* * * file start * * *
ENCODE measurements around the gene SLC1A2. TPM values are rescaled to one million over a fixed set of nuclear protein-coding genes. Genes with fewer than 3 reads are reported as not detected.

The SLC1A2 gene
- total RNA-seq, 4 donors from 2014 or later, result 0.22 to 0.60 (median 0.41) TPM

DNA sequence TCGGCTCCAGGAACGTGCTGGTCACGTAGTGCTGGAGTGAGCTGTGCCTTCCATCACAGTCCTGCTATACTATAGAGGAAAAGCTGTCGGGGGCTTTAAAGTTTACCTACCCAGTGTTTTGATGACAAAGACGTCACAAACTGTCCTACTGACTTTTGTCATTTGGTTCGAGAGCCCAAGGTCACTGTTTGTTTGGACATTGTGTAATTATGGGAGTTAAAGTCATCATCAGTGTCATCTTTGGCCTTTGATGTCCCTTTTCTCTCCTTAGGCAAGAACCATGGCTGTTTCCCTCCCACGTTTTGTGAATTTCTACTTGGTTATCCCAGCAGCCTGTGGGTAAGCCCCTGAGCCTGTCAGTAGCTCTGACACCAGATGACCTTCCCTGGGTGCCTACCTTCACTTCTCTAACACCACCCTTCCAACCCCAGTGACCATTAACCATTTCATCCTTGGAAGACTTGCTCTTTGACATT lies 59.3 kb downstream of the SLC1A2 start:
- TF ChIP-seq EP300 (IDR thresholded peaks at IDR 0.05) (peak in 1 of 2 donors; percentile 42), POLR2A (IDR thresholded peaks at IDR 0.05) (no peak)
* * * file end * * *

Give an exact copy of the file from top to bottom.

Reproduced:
ENCODE measurements around the gene SLC1A2. TPM values are rescaled to one million over a fixed set of nuclear protein-coding genes. Genes with fewer than 3 reads are reported as not detected.

The SLC1A2 gene
- total RNA-seq, 4 donors from 2014 or later, result 0.22 to 0.60 (median 0.41) TPM

DNA sequence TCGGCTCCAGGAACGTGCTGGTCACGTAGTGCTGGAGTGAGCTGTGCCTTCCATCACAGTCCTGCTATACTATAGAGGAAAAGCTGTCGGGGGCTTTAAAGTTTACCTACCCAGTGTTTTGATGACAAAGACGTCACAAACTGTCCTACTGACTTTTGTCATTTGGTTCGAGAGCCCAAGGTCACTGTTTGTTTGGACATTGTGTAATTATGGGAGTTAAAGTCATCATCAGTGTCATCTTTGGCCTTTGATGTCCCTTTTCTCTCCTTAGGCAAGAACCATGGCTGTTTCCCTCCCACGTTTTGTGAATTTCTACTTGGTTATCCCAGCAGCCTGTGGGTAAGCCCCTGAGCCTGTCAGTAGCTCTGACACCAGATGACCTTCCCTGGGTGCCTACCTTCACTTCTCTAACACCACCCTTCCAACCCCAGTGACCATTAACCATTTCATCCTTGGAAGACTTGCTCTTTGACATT lies 59.3 kb downstream of the SLC1A2 start:
- TF ChIP-seq EP300 (IDR thresholded peaks at IDR 0.05) (peak in 1 of 2 donors; percentile 42), POLR2A (IDR thresholded peaks at IDR 0.05) (no peak)